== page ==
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Y. Y. KangR. Batta and C. Y. Kwon, Generalized route planning model for hazardous material transportation with VaR and equity considerations, Computers & Operations Research, 43 (2014), 237-247.  doi: 10.1016/j.cor.2013.09.015.  Google Scholar

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R. R. LiY. LeungB. Huang and H. Lin, A genetic algorithm for multiobjective dangerous goods route planning, International Journal of Geographical Information Science, 27 (2013), 1073-1089.  doi: 10.1080/13658816.2012.737921.  Google Scholar

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N. MuseeL. Lorenzen and C. Aldrich, An aggregate fuzzy hazardous index for composite wastes, Journal of Hazardous Materials, 137 (2006), 723-733.  doi: 10.1016/j.jhazmat.2006.03.060.  Google Scholar

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R. PradhanangaE. Taniguchi and T. Yamada, Ant colony system based routing and scheduling for hazardous material transportation, Procedia-Social and Behavioral Sciences, 2 (2010), 6097-6108.  doi: 10.1016/j.sbspro.2010.04.022.  Google Scholar

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R. PradhanangaE. TaniguchiT. Yamada and A. G. Qureshi, Bi-objective decision support system for routing and scheduling of hazardous materials, Socio-Economic Planning Sciences, 48 (2014), 135-148.  doi: 10.1016/j.seps.2014.02.003.  Google Scholar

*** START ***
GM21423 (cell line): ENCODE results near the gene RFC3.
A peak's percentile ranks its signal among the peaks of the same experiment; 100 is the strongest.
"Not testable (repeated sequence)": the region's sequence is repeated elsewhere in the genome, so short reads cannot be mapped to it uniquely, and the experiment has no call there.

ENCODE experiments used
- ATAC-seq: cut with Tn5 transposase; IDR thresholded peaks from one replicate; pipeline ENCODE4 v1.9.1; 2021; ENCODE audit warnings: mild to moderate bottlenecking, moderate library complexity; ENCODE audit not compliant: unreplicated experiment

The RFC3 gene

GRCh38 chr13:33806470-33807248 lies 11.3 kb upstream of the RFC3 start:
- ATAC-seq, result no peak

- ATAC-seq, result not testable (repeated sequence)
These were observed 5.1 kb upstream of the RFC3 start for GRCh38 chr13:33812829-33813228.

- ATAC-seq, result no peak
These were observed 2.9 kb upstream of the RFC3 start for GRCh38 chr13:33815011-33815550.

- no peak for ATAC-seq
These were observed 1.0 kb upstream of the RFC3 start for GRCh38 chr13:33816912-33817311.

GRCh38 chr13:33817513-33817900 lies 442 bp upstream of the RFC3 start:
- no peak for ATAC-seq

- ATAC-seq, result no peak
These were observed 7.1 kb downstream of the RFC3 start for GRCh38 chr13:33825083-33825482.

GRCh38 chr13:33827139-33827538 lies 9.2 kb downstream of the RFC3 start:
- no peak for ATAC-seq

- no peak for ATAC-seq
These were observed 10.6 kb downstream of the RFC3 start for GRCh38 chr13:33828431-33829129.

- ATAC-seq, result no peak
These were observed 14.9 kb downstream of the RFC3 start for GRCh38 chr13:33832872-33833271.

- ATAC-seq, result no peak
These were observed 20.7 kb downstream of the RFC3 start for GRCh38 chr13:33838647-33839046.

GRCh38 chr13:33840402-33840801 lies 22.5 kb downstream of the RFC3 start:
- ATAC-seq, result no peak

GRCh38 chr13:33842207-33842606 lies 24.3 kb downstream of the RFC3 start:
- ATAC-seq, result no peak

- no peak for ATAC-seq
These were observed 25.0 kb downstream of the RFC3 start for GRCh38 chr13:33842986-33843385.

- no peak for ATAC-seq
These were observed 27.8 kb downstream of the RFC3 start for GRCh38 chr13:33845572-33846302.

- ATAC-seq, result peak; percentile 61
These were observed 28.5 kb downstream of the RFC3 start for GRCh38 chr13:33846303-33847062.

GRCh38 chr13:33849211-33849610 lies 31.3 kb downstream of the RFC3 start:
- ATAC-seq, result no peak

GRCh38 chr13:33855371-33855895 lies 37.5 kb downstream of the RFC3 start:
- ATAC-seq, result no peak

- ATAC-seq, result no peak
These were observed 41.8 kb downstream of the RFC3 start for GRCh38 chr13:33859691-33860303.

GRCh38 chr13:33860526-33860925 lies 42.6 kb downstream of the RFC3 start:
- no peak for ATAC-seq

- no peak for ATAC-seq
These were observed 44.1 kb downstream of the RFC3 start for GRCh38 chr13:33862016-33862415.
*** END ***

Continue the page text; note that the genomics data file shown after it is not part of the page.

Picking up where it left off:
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M. RabbaniR. Heidari and R. Yazdanparast, A stochastic multi-period industrial hazardous waste location-routing problem: Integrating NSGA-Ⅱ and Monte Carlo simulation, European Journal of Operational Research, 272 (2019), 945-961.  doi: 10.1016/j.ejor.2018.07.024.  Google Scholar

[16]

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[17]

D. E. Shobrys, A Model for the Selection of Shipping Routes and Storage Locations for a Hazardous Substance, Ph. D thesis, Johns Hopkins University, 1981. Google Scholar

[18]

M. TaslimiR. Batta and C. Kwon, A comprehensive modeling framework for hazmat network design, hazmat response team location, and equity of risk, Computers & Operations Research, 79 (2017), 119-130.  doi: 10.1016/j.cor.2016.10.005.  Google Scholar

[19]

R. TunalıoğluÇ. Koç and T. Bektaș, A multiperiod location-routing problem arising in the collection of Olive Oil Mill Wastewater, Journal of the Operational Research Society, 67 (2016), 1012-1024.   Google Scholar

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J. J. WuM. H. LiuH. J. SunT. F. LiZ. Y. Gao and D. Z. W. Wang, Equity-based timetable synchronization optimization in urban subway network, Transportation Research Part C: Emerging Technologies, 51 (2015), 1-18.  doi: 10.1016/j.trc.2014.11.001.  Google Scholar

show all references

References:
[1]

K. N. Androutsopoulos and K. G. Zografos, Solving the bicriterion routing and scheduling problem for hazardous materials distribution, Transportation Research Part C: Emerging Technologies, 18 (2010), 713-726.  doi: 10.1016/j.trc.2009.12.002.  Google Scholar